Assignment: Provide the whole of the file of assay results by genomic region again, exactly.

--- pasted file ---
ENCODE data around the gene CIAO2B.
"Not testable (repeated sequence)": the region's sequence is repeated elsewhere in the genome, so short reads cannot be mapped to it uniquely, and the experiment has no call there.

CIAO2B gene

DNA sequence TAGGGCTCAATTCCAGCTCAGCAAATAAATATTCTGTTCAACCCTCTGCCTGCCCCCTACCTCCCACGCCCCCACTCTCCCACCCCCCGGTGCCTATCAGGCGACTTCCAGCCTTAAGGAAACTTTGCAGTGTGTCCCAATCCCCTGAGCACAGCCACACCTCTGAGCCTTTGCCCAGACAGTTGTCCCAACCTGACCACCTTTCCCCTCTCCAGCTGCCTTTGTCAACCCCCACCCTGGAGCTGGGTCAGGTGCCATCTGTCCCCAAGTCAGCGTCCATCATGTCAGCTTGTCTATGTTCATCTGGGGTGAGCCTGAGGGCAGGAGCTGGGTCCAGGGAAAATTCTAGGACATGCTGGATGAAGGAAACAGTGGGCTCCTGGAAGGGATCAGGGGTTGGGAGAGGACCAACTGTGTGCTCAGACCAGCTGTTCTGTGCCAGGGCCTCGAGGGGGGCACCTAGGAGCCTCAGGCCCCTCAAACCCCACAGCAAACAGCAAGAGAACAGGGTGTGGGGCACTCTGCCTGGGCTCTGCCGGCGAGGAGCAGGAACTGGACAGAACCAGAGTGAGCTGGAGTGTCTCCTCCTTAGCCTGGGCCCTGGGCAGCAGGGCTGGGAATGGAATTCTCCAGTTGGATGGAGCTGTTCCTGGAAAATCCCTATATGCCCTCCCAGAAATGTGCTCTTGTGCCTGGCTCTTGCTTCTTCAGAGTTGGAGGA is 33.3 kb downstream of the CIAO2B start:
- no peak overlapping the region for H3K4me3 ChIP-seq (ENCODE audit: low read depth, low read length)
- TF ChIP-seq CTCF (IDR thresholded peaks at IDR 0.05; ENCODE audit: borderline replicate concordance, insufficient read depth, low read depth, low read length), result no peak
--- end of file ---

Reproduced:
ENCODE data around the gene CIAO2B.
"Not testable (repeated sequence)": the region's sequence is repeated elsewhere in the genome, so short reads cannot be mapped to it uniquely, and the experiment has no call there.

CIAO2B gene

DNA sequence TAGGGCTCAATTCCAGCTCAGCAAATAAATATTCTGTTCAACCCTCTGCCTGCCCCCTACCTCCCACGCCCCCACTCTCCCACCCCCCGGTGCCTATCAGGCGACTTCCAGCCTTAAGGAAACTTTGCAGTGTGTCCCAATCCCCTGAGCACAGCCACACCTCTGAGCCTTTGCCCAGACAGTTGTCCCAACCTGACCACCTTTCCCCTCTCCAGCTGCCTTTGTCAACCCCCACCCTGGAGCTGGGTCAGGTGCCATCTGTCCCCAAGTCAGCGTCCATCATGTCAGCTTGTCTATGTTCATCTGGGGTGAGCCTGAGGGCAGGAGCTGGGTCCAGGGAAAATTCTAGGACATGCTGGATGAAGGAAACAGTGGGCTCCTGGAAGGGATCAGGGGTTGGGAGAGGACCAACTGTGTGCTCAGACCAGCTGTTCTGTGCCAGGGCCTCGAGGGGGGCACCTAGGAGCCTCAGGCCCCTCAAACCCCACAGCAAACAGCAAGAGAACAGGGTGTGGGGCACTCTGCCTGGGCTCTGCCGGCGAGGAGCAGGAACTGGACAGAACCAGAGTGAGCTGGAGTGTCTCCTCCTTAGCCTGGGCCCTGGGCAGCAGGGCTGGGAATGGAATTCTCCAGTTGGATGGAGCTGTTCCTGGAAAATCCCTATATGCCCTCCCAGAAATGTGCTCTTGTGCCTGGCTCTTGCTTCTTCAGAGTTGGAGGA is 33.3 kb downstream of the CIAO2B start:
- no peak overlapping the region for H3K4me3 ChIP-seq (ENCODE audit: low read depth, low read length)
- TF ChIP-seq CTCF (IDR thresholded peaks at IDR 0.05; ENCODE audit: borderline replicate concordance, insufficient read depth, low read depth, low read length), result no peak